"Problem-posing education is revolutionary futurity. Hence it is prophetic (and, as such, hopeful)." So wrote Brazilian educator Paulo Freire in Pedagogy of the Oppressed (1968), one of the 20th century's most provocative statements on the violence of cultural oppression and the role of education in struggling against it. The book was a response to situated circumstances: Freire's childhood encounters with poverty in post-Depression Brazil, his work in popular literacy campaigns, and reflections during his subsequent exile. But his assertion that education can be a hopeful, even revolutionary practice of liberation - and the incisive explanation of why it generally is not - puts this book at the heart of universal debates about what is taught to whom in a society, how it's taught, and why.
Like many, I discovered Pedagogy by force of circumstance - first during the 1990s in coming to consciousness about the oppressive politics of neocolonial education in post-Soviet societies, and in learning to teach anew, humbled and from scratch. I am re-reading it to help me theorise the divisive, dehumanising and elitist conceptions of education now in ascendance, and to articulate practical alternatives. I incorporate feminist and post-structuralist critiques of Freire's early readings of Georg Hegel, Karl Marx, Erich Fromm and liberation theology, study the philosophy in application, and consider Freire's revisions of himself. But there is something that draws me back to Pedagogy: I think it is the radical hope.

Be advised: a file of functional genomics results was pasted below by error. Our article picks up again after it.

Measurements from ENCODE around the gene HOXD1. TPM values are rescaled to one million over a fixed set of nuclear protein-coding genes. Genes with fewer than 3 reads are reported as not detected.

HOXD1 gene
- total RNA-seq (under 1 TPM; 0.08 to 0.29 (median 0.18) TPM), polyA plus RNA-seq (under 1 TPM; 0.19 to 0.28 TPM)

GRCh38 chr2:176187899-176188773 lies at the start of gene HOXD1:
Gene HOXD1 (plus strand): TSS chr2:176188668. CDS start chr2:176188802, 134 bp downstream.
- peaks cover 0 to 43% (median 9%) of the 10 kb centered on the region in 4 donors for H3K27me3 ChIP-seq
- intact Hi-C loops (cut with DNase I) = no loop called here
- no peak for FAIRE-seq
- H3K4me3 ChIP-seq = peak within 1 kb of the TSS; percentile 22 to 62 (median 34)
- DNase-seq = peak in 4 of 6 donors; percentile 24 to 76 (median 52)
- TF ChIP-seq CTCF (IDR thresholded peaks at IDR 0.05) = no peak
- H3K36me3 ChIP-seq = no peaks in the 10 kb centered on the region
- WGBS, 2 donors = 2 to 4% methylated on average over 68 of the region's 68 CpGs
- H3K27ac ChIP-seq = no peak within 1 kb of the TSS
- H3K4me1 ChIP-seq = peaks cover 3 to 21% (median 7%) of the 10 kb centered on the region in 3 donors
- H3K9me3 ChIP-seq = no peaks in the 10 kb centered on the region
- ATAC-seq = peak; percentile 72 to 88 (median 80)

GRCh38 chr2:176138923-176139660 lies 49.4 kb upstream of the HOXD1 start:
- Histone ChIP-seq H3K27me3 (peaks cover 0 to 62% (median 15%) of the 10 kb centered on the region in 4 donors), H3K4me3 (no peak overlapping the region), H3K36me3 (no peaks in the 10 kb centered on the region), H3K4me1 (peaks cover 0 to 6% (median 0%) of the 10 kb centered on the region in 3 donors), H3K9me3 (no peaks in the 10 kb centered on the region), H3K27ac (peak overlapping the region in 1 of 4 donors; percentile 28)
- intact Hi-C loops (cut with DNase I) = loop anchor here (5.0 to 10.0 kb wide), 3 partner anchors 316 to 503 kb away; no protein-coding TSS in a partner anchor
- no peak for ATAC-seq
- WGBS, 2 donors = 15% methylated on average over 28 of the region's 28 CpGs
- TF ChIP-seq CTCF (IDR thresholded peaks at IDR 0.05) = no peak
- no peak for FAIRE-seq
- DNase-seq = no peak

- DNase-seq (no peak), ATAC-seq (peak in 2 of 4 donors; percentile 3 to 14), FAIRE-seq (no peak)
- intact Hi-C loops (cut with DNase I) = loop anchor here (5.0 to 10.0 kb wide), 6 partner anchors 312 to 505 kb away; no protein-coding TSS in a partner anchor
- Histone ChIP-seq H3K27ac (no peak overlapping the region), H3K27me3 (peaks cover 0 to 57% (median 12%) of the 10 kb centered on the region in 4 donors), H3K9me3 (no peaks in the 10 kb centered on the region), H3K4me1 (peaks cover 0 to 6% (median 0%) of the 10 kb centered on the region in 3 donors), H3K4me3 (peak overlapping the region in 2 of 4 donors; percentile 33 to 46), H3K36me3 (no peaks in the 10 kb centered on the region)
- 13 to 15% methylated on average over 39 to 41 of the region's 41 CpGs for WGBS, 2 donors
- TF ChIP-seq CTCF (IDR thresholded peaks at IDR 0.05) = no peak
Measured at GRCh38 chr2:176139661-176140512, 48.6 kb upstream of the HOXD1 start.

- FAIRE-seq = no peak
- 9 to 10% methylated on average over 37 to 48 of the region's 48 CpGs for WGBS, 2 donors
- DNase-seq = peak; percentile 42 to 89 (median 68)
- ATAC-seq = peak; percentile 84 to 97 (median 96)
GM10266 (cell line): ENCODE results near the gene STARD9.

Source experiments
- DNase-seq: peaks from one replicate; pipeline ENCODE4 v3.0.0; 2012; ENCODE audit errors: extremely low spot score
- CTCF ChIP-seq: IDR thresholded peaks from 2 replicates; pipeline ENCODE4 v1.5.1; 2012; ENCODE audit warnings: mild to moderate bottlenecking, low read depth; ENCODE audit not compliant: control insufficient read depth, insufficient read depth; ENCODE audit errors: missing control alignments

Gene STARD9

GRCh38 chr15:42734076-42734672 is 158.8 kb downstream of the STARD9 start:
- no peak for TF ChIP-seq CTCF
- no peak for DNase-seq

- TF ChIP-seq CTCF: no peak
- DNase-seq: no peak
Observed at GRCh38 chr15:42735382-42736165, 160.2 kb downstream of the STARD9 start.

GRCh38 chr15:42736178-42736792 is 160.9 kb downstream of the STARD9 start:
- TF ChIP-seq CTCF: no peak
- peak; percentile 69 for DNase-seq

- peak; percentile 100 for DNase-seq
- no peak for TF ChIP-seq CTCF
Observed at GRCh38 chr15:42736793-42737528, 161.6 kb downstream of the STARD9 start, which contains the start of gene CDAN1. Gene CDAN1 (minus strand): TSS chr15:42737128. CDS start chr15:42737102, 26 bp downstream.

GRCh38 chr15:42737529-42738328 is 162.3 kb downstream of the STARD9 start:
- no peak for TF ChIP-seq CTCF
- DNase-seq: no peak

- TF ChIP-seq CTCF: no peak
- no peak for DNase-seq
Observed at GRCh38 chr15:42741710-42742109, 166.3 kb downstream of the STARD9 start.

Freire begins with the argument that the vocation of human beings is to become progressively more human by acting on the world to open new horizons of "untested feasibility". Against this are the status-quo processes of dehumanisation through which we learn to adapt or even aspire to our social limitations. According to Freire, most education serves the latter purpose by mimicking the mechanistic procedures of "banking": students are taught to master knowledge and skills "deposited" by authoritative teachers, and then "withdraw" them to bankroll a smooth integration into the existing social system. The alternative is a dialogical education of critical consciousness that enables people to formulate questions about this system, understand the complex causes of their oppression, and produce knowledge that helps them challenge these limitations. This is no politically impartial "student-centred learning". It is "futurity", because its outcomes are unpredictable; "revolutionary" pedagogy because its origin, purpose and open-endedness necessarily transform the status quo.
By all standards, Pedagogy of the Oppressed is a landmark text. Its translation from Portuguese into English in 1970 was considered "something of an event", and it has sold more than a million copies in many languages. It informs literacy campaigns, social movements and a now burgeoning field of scholarship in critical and public pedagogy; it is regularly co-opted into mainstream education. Invoked recently in debates about House Bill 2281 (prohibiting the teaching of "ethnic studies" in schools in Arizona), it is enduringly provocative. And, as British education careers literally into a banking model, it is bizarrely contemporary. But canons are closures, in the Freirean spirit. Better to read it and decide.